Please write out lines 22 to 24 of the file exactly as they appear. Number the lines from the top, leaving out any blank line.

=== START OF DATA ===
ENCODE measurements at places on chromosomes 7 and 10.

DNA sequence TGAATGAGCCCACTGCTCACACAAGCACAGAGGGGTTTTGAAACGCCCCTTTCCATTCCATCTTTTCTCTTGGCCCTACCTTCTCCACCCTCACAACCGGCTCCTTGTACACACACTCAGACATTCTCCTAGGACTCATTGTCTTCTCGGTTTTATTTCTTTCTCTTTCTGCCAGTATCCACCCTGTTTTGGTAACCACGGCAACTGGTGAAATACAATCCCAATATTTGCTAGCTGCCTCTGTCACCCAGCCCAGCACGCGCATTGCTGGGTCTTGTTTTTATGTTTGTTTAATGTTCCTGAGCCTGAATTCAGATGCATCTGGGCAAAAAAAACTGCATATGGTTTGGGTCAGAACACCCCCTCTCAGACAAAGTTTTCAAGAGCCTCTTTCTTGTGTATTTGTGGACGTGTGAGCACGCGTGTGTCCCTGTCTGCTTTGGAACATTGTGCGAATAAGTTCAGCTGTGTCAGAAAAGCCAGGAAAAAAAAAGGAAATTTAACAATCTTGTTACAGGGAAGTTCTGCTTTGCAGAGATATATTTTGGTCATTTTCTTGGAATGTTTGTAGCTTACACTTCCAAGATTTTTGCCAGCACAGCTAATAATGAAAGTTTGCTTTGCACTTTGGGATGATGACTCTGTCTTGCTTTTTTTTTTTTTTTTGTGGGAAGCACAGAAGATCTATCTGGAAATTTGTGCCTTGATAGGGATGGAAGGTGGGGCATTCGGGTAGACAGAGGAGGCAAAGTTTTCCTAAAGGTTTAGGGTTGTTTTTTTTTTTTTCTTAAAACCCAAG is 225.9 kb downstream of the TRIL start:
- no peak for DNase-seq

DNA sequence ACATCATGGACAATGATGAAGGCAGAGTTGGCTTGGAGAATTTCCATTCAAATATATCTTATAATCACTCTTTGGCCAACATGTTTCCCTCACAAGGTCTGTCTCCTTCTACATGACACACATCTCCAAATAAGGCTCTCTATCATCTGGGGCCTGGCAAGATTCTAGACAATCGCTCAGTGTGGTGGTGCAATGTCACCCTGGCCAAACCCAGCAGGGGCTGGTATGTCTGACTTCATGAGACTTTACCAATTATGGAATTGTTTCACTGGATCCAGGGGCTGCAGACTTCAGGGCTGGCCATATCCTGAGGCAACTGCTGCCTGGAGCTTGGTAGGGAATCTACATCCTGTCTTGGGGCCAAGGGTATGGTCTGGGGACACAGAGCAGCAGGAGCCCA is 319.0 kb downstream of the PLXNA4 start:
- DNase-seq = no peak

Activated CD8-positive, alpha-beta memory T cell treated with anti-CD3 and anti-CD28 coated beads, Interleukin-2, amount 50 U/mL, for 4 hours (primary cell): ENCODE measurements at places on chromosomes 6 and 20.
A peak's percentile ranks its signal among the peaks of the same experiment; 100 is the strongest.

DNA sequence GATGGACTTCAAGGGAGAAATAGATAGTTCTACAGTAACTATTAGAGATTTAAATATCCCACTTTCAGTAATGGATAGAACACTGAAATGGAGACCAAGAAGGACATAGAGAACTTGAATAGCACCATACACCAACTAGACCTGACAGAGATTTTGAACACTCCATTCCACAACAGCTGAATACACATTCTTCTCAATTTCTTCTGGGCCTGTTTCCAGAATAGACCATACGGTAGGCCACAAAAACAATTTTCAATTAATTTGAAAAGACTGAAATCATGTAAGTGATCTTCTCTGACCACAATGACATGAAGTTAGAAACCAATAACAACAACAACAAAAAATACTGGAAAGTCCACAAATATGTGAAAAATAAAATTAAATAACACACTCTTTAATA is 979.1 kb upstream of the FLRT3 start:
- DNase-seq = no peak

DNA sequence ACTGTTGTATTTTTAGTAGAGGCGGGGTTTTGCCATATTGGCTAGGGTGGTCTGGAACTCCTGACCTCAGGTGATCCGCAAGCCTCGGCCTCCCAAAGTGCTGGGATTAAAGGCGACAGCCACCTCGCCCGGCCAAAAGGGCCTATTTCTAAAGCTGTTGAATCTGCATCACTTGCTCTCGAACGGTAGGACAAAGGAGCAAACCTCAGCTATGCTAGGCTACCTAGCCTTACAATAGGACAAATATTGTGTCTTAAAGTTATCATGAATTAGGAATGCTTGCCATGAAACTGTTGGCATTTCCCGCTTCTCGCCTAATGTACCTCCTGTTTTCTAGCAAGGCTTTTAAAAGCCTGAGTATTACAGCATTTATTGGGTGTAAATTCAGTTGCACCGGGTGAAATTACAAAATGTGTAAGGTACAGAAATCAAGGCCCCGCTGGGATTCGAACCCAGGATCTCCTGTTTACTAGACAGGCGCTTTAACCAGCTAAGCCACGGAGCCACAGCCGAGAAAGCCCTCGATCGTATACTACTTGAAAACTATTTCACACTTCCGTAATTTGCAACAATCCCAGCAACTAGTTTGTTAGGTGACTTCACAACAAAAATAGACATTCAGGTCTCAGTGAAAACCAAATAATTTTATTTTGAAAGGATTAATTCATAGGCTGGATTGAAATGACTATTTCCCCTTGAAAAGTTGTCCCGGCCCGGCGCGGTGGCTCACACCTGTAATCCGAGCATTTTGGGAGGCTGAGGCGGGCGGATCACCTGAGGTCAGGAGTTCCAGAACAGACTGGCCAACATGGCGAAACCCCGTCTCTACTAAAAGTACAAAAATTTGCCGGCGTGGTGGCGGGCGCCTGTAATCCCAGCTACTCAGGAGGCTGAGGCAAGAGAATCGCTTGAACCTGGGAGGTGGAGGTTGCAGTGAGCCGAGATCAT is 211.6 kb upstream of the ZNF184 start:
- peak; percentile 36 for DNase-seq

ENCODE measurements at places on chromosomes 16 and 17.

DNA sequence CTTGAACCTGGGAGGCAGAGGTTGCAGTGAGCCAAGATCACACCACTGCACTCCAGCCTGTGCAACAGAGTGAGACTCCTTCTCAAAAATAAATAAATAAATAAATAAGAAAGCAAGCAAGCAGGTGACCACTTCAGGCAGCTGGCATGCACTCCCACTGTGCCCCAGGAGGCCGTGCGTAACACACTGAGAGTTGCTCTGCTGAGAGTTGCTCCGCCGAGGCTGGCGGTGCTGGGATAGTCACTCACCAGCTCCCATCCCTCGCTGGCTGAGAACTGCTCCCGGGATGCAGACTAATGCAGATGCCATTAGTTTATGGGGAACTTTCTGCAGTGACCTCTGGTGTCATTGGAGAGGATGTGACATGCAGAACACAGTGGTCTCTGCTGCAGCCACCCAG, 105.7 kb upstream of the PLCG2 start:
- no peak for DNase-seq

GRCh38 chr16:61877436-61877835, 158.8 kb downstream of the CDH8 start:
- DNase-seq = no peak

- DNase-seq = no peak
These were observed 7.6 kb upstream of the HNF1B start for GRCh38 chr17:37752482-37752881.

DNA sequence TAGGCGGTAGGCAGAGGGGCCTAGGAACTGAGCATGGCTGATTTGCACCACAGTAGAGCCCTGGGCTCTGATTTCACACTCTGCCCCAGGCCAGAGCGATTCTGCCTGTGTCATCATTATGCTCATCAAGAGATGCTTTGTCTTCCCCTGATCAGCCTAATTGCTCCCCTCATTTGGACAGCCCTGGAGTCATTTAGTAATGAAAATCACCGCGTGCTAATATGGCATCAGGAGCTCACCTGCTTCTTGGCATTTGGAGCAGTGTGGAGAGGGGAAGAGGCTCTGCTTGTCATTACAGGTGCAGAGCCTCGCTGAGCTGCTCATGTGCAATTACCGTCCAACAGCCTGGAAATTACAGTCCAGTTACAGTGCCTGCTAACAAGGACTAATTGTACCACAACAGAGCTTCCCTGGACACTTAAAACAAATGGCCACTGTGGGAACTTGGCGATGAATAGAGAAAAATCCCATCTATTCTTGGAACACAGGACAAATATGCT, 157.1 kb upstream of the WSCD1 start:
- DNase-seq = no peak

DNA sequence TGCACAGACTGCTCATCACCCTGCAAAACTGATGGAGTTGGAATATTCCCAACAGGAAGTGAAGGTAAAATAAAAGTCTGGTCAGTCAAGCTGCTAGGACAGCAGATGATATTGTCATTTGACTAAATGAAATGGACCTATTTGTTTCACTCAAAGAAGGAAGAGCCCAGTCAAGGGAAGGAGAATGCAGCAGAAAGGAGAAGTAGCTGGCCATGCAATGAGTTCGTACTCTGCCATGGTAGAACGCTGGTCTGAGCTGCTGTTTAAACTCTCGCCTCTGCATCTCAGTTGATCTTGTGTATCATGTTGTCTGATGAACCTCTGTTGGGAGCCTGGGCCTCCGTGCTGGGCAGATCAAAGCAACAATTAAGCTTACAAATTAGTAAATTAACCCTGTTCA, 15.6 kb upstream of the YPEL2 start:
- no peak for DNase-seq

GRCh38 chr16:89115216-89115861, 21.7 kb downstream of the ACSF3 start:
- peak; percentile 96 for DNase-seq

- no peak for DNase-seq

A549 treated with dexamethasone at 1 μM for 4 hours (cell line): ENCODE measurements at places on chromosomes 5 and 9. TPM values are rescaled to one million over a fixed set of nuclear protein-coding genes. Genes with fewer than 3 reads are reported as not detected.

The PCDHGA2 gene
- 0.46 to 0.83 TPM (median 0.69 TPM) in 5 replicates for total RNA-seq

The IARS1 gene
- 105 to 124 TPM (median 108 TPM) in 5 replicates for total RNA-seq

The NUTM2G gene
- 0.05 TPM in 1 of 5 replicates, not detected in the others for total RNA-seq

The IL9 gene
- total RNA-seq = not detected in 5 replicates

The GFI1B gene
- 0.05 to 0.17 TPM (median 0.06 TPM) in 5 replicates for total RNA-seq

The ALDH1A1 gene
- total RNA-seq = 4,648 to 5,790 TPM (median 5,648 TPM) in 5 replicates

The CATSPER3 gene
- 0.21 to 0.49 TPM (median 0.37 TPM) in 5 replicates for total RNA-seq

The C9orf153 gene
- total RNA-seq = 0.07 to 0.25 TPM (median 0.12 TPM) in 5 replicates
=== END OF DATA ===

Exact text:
- no peak for DNase-seq

GRCh38 chr16:89115216-89115861, 21.7 kb downstream of the ACSF3 start:
- peak; percentile 96 for DNase-seq